Our adventure began on Thursday afternoon July 27th. After a thorough flight plan and pre-flight, fellow club member Heman Patel, my son Ryan, my son-in-law Geoff, and I climbed into our club’s awesome C182 (N5089N). We filed an IFR flight plan to Youngstown, OH (KYNG) and began the first leg of our journey to Oshkosh. Along the way, on most of this leg, we worked through IMC weather and flew between cloud layers.
At Youngstown, we refueled, stretched our legs and took a relief break. Now, energized for our next leg, we filed IFR and flew into Holland, Michigan. Holland is Geoff’s boyhood hometown and is located right on Lake Michigan. The airport was West Michigan Regional (KBIV), also known as Tulip City by the locals and controllers. We had a restful overnight stay at Geoff's parent’s home, had dinner and walked on the beach of Lake Michigan.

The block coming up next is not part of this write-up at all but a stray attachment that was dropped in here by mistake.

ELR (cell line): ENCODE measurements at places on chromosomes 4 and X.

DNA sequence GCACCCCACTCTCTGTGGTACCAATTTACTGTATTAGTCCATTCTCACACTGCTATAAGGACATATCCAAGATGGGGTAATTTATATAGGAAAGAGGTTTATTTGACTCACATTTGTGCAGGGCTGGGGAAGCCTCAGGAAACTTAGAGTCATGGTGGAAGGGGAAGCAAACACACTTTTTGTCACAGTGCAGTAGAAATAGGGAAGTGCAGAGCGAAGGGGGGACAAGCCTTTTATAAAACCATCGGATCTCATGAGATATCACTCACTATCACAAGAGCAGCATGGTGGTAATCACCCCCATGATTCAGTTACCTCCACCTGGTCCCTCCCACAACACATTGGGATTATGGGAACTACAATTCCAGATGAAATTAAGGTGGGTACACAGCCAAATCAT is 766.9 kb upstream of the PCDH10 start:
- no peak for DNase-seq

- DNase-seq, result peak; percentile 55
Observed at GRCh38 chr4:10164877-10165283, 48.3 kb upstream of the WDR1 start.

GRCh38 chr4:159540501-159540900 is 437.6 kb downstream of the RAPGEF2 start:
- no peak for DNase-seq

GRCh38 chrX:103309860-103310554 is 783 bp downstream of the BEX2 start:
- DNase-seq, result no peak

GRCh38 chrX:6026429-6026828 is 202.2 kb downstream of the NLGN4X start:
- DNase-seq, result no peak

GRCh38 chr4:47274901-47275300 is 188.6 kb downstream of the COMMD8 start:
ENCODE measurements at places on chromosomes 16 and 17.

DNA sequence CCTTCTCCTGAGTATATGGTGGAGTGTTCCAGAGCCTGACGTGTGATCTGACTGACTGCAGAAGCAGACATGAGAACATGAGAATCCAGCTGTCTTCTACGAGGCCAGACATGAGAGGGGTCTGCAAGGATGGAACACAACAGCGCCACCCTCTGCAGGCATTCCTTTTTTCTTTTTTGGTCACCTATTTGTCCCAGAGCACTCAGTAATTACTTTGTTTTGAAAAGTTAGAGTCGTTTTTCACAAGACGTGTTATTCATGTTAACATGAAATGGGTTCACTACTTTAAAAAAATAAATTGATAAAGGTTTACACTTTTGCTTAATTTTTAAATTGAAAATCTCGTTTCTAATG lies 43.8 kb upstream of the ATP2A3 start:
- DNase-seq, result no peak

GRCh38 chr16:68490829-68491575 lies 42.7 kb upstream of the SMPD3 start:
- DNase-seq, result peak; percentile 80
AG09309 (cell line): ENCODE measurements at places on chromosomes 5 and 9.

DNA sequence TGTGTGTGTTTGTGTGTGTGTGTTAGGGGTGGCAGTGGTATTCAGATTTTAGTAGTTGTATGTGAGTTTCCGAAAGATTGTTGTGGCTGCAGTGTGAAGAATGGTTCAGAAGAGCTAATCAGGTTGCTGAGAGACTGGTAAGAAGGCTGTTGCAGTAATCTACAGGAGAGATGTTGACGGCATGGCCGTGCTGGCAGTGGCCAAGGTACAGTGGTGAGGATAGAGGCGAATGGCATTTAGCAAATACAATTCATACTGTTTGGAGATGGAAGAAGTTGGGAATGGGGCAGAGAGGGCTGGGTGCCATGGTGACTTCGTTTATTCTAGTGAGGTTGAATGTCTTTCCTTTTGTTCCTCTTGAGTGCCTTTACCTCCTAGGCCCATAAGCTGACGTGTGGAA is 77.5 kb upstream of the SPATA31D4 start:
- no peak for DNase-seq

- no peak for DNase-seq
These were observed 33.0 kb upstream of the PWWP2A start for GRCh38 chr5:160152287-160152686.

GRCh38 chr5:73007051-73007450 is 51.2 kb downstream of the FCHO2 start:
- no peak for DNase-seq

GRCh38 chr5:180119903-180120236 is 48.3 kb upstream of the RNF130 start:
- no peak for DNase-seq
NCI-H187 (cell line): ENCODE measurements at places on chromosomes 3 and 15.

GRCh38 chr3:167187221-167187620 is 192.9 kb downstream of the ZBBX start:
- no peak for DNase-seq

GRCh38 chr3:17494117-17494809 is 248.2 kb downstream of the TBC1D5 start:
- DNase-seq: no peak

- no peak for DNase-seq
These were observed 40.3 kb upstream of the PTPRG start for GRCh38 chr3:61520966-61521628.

We departed for Oshkosh early the next morning (Friday, July 28) and filed IFR, with a confirmed IFR slot of 1330 Zulu or 8:30am CST. We arrived at Oshkosh on time and were pleasantly surprised to hear fellow club CFI, and 89N’s Plane Captain, Steve Marshalleck on the approach behind us in Gene's Cirrus SR22.
Flying into OSH during AirVenture is awe-inspiring and a little un-nerving at times. We were assigned and cleared to land on the Orange dot for runway 27. While on final approach, two aircraft were cleared for takeoff 27 right in front of us. Challenging and exciting! However, Heman, who was now at the controls, guided us in on the final and touched the mains beautifully right on the orange dot!
Once we touched down we were directed to our parking spot, unloaded the plane, set the tie down system, and pitched our tent next to the plane.
We stayed for 2 nights while attending the show, vendor displays, and forums. We enjoyed the FAA exhibits and had our turn in the hypoxia chamber. The chamber was a great learning experience. The chance to see the human body’s reaction without oxygen at 29,000 feet is something everyone should see and experience (on the ground!). Within a short 2 minutes, traditional tasks could not be performed properly. Safety tip: always remember, everyone’s body reacts differently and you may become hypoxic at lower altitudes than the regulatory oxygen required altitudes.